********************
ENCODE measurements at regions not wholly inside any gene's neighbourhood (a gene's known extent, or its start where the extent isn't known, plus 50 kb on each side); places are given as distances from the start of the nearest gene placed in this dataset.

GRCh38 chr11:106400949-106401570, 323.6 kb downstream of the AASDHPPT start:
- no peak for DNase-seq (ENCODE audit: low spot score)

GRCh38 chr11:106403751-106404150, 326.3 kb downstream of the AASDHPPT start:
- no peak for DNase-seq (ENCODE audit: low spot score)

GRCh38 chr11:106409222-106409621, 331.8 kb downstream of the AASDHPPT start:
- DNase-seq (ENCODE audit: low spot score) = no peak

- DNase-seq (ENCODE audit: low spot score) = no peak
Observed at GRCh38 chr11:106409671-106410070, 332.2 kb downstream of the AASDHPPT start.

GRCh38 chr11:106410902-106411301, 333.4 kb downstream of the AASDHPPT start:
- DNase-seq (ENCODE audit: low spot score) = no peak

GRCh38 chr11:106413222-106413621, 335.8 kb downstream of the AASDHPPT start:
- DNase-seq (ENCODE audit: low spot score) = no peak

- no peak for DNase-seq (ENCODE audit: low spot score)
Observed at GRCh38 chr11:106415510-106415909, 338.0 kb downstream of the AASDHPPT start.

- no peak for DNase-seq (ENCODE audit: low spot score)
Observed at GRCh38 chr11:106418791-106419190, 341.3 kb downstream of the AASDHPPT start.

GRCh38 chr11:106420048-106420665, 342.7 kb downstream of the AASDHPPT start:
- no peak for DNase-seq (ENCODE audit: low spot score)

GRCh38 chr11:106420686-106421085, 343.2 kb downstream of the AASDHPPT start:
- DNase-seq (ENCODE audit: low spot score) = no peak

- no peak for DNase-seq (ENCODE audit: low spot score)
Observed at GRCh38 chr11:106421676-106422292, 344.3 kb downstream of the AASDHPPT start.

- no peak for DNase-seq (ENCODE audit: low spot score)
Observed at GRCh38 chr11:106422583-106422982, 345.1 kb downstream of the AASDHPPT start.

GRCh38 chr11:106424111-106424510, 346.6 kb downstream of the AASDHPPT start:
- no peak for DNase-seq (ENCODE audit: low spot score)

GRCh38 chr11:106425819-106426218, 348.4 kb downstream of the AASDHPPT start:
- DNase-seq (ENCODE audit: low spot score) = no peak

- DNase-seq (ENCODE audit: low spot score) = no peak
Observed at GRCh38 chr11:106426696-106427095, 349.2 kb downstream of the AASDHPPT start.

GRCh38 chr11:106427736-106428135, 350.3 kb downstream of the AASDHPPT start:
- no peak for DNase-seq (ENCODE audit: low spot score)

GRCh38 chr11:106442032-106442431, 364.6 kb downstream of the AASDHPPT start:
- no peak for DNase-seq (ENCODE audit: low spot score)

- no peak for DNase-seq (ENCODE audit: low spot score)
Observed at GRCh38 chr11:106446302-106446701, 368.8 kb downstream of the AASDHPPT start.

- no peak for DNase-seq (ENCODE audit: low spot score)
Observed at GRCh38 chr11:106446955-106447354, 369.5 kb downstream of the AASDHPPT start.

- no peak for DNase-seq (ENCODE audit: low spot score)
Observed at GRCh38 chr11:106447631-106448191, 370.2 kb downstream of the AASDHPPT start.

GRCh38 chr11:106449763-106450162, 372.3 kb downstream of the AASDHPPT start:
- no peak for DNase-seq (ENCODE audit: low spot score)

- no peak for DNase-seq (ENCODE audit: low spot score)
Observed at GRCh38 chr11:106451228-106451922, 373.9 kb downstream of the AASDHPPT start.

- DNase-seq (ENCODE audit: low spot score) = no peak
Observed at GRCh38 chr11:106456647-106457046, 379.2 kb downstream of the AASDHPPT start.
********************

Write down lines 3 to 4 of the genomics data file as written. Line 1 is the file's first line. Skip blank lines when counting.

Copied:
- no peak for DNase-seq (ENCODE audit: low spot score)

GRCh38 chr11:106403751-106404150, 326.3 kb downstream of the AASDHPPT start: